An injured pedestrian could take action against the offending cyclist, but if the cyclist is not insured and impecunious, the likelihood of receiving compensation is negligible.
There is no law requiring cyclists or pedestrians to have insurance to cover their liability to others if they are found to be negligent on a road or footpath. That said, most home and contents insurance policies have legal liability which covers negligent use of a bicycle causing injury to others.
Cyclists may also be able to obtain legal liability insurance through bike club membership. It would be prudent for cyclists to take appropriate advice on available insurance cover for any liability which might arise as the result of any collision, either with a car or pedestrian on a road or footpath.
- If a pedestrian injured by a cyclist cannot sue the cyclist, can he or she sue the council?
A pedestrian injured by a cyclist on a footpath would be entitled to make a claim against the cyclist in the same way as if it had occurred on the roadway. The injured pedestrian could not make out a claim against the council unless it was established that that the accident was due to council’s negligence. The pedestrian or cyclist would need to establish that the negligence on the part of the council caused or contributed to the collision.
- What are Regulations?
Regulations are a form of subordinate legislation that are made under the authority of an existing Act of Parliament. Regulations usually supplement existing laws with greater detail. For example, the cost of traffic fines would usually be set via regulation, as they don’t alter the framework of the statute. Regulations negate the need to pass a new law for relatively minor, superficial changes to statues.
However, some regulations can be quite substantial so long as they sit within the statutory framework of the Act. It can be argued that the new bike regulations significantly change the rules for motorists and cyclists on our roads and footpaths.
- Why introduce laws via Regulation?
It is considerably quicker to introduce rules via regulation, rather than legislation. Regulations can be introduced by government without having to go through the more detailed process of enacting legislation. It is a more efficient and flexible way to introduce or change certain laws, but there is a limit to what can be introduced as regulation. It is a fundamental democratic principle that substantial changes to law are comprehensively debated.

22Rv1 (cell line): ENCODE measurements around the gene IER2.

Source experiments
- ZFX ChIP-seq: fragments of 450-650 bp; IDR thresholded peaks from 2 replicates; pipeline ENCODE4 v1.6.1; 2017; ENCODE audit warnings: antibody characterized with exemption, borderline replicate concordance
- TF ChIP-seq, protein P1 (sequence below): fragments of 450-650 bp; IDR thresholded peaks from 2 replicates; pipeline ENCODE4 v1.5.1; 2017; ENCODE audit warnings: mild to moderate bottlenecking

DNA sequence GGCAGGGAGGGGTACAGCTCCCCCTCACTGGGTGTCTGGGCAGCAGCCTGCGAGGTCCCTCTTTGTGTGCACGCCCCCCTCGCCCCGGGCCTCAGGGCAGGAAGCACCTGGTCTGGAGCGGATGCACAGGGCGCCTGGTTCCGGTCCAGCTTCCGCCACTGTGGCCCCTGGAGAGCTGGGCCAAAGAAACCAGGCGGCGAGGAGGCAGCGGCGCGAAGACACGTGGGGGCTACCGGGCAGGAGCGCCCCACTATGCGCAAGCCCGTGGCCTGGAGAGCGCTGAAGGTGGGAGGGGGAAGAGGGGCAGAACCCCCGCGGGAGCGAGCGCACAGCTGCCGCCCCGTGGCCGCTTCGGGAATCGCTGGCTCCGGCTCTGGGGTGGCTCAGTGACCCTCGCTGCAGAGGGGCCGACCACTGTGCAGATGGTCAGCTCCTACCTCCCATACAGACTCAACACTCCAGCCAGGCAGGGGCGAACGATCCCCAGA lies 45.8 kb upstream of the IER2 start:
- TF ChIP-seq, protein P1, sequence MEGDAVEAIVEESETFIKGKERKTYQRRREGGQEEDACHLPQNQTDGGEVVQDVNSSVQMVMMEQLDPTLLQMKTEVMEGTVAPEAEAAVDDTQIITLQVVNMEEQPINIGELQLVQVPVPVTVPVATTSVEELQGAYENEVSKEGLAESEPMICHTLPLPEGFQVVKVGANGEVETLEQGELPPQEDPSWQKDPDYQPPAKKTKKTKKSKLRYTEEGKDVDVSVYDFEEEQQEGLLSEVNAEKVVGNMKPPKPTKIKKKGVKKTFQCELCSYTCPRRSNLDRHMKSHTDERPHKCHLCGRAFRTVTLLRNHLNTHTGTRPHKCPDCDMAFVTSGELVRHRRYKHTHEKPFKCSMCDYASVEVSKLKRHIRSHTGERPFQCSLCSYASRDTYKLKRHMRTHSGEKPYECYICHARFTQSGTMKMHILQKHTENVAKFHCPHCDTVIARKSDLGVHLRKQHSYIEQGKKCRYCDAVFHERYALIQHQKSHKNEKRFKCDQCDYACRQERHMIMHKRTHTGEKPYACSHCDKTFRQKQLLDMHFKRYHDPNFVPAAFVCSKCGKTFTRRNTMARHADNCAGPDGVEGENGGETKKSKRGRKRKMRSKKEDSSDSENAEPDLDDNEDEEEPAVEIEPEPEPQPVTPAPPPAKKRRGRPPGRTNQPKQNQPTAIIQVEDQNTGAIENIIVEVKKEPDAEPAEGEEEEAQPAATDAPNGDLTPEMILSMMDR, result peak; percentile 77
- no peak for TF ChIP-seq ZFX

- Can Regulations be rejected?
Yes. While regulations can be introduced without debate, a Member of Parliament can raise a disallowance motion within 14 Parliamentary sitting days of the regulations being laid before both Houses of Parliament. Regulations can be disallowed after they come into effect, provided a motion is put forward within 14 sitting days.
By convention, a motion to disallow would normally be put forward by a Member of the Upper House. The Legislative Review Committee can inquire into regulations and make a recommendation to disallow them.
Importantly, the regulations must be disallowed in total – you cannot disallow a part of the regulations.
Regulations can also be challenged in court on various grounds, including whether they are inconsistent with the Act of Parliament under which they are made or whether they offend the common law.
- What is the speed limit for cyclists riding on footpaths?
The Australian Road Rules and Road Traffic (Road Rules—Ancillary and Miscellaneous Provisions) Variation Regulations 2014 are silent on the matter of speed limits for cyclists on footpaths. Rule 20 of the Australian Road Rules states drivers must obey speed limits on roads and “road related areas”. A footpath is a “road related area”. While there does not seem to be a definitive answer to this question, there does not appear to be any rule prescribing a footpath speed limit that is lower than speed limit of the adjoining road. The law does state that a cyclist on a footpath or shared path must “keep to the left of the footpath or shared path unless it is impracticable to do so; and give way to any pedestrian on the footpath or shared path”.